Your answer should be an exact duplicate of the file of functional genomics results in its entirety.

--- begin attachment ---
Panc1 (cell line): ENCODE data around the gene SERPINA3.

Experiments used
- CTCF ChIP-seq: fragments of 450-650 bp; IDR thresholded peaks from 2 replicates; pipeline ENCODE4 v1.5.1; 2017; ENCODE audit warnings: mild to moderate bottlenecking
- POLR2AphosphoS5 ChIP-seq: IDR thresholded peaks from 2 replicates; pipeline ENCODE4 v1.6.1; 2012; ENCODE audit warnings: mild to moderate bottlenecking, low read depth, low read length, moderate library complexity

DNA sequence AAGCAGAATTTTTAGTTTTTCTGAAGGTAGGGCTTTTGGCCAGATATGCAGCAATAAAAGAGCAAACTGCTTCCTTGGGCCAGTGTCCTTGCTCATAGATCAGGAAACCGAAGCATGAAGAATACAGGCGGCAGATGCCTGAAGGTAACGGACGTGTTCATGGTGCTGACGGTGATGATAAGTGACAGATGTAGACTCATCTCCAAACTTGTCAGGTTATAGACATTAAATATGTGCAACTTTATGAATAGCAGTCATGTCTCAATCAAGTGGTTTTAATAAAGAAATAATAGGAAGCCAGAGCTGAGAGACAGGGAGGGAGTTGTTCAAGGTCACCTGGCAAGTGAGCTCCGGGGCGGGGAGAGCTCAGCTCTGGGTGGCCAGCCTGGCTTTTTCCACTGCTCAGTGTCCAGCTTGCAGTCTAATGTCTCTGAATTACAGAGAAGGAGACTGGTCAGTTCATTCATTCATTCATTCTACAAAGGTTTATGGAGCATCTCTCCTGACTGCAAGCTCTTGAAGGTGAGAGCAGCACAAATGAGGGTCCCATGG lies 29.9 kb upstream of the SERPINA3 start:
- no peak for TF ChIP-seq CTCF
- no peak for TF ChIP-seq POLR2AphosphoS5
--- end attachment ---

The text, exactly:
Panc1 (cell line): ENCODE data around the gene SERPINA3.

Experiments used
- CTCF ChIP-seq: fragments of 450-650 bp; IDR thresholded peaks from 2 replicates; pipeline ENCODE4 v1.5.1; 2017; ENCODE audit warnings: mild to moderate bottlenecking
- POLR2AphosphoS5 ChIP-seq: IDR thresholded peaks from 2 replicates; pipeline ENCODE4 v1.6.1; 2012; ENCODE audit warnings: mild to moderate bottlenecking, low read depth, low read length, moderate library complexity

DNA sequence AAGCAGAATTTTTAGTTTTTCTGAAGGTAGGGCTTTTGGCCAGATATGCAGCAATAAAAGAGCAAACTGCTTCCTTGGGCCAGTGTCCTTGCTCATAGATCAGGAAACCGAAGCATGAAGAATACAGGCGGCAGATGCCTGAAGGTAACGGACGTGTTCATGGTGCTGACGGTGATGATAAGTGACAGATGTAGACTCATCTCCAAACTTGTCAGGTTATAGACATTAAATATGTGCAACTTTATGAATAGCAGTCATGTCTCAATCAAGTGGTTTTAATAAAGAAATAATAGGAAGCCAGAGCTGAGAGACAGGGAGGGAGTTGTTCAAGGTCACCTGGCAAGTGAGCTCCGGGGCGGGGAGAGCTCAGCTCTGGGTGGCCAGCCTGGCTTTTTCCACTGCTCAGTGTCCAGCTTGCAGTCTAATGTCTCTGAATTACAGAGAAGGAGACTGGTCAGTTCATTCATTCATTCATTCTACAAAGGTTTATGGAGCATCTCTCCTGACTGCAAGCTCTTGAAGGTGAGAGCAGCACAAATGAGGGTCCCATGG lies 29.9 kb upstream of the SERPINA3 start:
- no peak for TF ChIP-seq CTCF
- no peak for TF ChIP-seq POLR2AphosphoS5